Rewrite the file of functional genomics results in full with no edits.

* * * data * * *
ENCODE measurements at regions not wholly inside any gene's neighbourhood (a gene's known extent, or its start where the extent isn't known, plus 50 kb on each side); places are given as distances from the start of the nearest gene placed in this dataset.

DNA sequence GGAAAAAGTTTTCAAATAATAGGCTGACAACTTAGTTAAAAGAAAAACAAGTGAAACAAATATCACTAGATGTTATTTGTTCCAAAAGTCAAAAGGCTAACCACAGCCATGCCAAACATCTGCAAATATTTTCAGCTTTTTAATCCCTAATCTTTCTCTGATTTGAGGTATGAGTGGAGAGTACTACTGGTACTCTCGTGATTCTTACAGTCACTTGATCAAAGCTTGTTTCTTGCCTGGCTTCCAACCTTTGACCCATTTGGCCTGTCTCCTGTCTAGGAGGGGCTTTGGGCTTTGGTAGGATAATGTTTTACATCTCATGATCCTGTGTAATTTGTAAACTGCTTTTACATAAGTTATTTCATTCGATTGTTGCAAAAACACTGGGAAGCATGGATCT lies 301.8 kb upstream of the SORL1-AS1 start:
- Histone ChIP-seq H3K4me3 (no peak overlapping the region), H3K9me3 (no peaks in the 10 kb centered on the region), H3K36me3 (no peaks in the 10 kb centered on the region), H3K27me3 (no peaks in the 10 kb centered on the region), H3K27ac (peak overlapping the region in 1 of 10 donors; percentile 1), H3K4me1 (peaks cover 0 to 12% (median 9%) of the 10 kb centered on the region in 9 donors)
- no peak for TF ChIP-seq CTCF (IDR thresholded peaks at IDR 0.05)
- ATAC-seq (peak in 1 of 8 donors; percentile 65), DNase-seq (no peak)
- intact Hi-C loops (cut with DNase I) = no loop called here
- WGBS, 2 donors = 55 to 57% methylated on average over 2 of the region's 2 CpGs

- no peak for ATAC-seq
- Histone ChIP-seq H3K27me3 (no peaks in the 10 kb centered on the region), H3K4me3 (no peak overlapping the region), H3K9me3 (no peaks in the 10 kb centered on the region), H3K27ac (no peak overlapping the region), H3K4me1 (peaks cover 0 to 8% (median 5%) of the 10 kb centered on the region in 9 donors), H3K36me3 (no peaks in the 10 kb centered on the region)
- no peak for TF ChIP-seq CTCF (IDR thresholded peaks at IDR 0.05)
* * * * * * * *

ENCODE measurements at regions not wholly inside any gene's neighbourhood (a gene's known extent, or its start where the extent isn't known, plus 50 kb on each side); places are given as distances from the start of the nearest gene placed in this dataset.

DNA sequence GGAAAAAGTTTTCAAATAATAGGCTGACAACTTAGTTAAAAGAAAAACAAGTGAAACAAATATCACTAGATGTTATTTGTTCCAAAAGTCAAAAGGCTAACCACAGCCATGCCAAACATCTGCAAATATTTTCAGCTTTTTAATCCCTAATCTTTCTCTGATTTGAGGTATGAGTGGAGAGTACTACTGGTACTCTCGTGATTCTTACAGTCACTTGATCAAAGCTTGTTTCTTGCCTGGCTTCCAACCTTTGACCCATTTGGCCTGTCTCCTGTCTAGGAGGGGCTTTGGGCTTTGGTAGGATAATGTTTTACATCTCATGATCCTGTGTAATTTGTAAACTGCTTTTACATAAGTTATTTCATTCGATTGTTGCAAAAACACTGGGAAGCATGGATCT lies 301.8 kb upstream of the SORL1-AS1 start:
- Histone ChIP-seq H3K4me3 (no peak overlapping the region), H3K9me3 (no peaks in the 10 kb centered on the region), H3K36me3 (no peaks in the 10 kb centered on the region), H3K27me3 (no peaks in the 10 kb centered on the region), H3K27ac (peak overlapping the region in 1 of 10 donors; percentile 1), H3K4me1 (peaks cover 0 to 12% (median 9%) of the 10 kb centered on the region in 9 donors)
- no peak for TF ChIP-seq CTCF (IDR thresholded peaks at IDR 0.05)
- ATAC-seq (peak in 1 of 8 donors; percentile 65), DNase-seq (no peak)
- intact Hi-C loops (cut with DNase I) = no loop called here
- WGBS, 2 donors = 55 to 57% methylated on average over 2 of the region's 2 CpGs

- no peak for ATAC-seq
- Histone ChIP-seq H3K27me3 (no peaks in the 10 kb centered on the region), H3K4me3 (no peak overlapping the region), H3K9me3 (no peaks in the 10 kb centered on the region), H3K27ac (no peak overlapping the region), H3K4me1 (peaks cover 0 to 8% (median 5%) of the 10 kb centered on the region in 9 donors), H3K36me3 (no peaks in the 10 kb centered on the region)
- no peak for TF ChIP-seq CTCF (IDR thresholded peaks at IDR 0.05)